Kordia is a new black cherry variety, which has quickly become popular with both commercial growers and gardeners on account of the large fruit size, glossy black skin, and excellent flavour,
Kordia cherries are also resistant to the splitting caused by summer rain.
If you want a cherry that is very big, and really black, this is the one to choose!
Delivery from week commmencing 6th April (when showing as in stock)
Please fill in the details below and we will let you know when Kordia cherry trees are back in stock.
Delivery period: Pot-grown trees can be delivered from September onwards. Bare-root trees can be delivered from mid-November onwards. Within those periods you can specify your preferred month of delivery during the checkout process. It is best to order as soon as you can to ensure items are reserved for you.
*Mature size: Height shown is the approximate height of the tree when mature (after 5-10 years), not the height when supplied. See photos of trees as supplied. Actual mature heights may vary considerably dependent on your local conditions and training and pruning regime.
Stock availability: Items showing as 'sold out' will probably be available again next season.
Click here to be notified when we get more trees of this variety.
Kordia is in flowering group 4. Kordia is self-sterile and needs to be pollinated by another tree of a different variety nearby.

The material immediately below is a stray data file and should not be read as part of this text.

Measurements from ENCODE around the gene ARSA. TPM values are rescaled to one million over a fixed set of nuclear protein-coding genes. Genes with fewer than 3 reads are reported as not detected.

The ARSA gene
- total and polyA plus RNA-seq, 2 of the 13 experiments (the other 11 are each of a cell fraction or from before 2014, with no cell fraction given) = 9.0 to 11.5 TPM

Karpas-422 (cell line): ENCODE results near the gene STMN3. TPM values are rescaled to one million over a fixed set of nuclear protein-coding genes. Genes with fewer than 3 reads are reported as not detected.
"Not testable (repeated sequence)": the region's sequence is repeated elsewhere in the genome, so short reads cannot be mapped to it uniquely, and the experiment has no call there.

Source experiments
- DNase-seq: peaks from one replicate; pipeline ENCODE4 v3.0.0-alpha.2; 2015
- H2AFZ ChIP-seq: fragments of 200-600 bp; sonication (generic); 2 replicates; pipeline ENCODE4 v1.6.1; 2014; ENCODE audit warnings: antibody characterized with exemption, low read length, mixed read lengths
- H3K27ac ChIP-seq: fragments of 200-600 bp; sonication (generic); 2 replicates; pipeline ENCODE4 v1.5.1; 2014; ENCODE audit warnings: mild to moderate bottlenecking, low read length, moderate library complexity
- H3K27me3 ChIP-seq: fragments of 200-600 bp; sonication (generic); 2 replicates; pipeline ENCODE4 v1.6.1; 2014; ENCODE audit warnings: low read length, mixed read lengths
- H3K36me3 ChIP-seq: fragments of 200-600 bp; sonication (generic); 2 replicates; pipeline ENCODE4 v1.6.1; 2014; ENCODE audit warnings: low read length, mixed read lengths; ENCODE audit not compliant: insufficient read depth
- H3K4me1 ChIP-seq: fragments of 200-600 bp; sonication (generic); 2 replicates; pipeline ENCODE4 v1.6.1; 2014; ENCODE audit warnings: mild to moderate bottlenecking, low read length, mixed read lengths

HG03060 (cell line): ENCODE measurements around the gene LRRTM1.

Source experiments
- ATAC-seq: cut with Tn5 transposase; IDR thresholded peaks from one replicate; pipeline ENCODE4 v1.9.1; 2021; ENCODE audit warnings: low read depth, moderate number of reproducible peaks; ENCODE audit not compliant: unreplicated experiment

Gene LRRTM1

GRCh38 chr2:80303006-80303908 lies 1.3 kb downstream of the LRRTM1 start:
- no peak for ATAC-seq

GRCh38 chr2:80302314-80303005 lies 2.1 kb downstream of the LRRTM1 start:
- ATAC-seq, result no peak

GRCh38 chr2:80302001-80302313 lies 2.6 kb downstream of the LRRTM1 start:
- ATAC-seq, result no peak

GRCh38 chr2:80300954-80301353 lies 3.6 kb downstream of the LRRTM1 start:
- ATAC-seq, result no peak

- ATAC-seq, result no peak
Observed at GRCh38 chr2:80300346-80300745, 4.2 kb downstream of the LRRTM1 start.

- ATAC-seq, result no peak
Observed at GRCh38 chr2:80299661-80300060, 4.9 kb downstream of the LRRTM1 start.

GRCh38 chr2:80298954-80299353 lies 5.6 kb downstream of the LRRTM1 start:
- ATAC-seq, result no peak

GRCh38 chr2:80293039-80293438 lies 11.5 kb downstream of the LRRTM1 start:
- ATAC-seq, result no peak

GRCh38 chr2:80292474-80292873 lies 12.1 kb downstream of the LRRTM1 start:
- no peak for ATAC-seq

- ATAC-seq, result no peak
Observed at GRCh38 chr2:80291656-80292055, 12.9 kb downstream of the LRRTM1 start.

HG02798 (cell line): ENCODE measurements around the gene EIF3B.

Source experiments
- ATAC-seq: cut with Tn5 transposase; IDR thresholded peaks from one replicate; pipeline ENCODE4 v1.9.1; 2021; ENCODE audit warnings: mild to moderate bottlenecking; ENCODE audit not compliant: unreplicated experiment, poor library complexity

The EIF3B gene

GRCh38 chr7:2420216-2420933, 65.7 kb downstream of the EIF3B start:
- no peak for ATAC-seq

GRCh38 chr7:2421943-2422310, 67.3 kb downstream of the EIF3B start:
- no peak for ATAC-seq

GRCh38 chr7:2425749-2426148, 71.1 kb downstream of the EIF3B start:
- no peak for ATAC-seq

Kordia is not self-fertile and therefore needs a pollination partner. Any self-fertile cherry variety will be suitable, particularly Stella and Sweetheart. You can also use Penny (another black cherry), Regina, or Summer Sun.
It blossoms quite late but the blossom is not particularly frost-resistant, so it is best grown in a sheltered area, or at the top of a slope where frost can drain away downwards.
It has a fairly low-chill requirement of 700-750 hours, making it a useful variety for warmer climates.
Kordia was awarded the RHS Award of Garden Merit in 2014, which should mean it is an excellent all-round garden cherry variety. However in our experience Kordia can sometimes be problematic, but if you are a confident gardener it is worth considering, because the cherries are a delight.
Kordia is a chance seedling of unknown parentage, found near Techlovice in the Czech Republic in the 1960s. It is also known as Attika and Techlovika II.
All our trees are grown in the UK.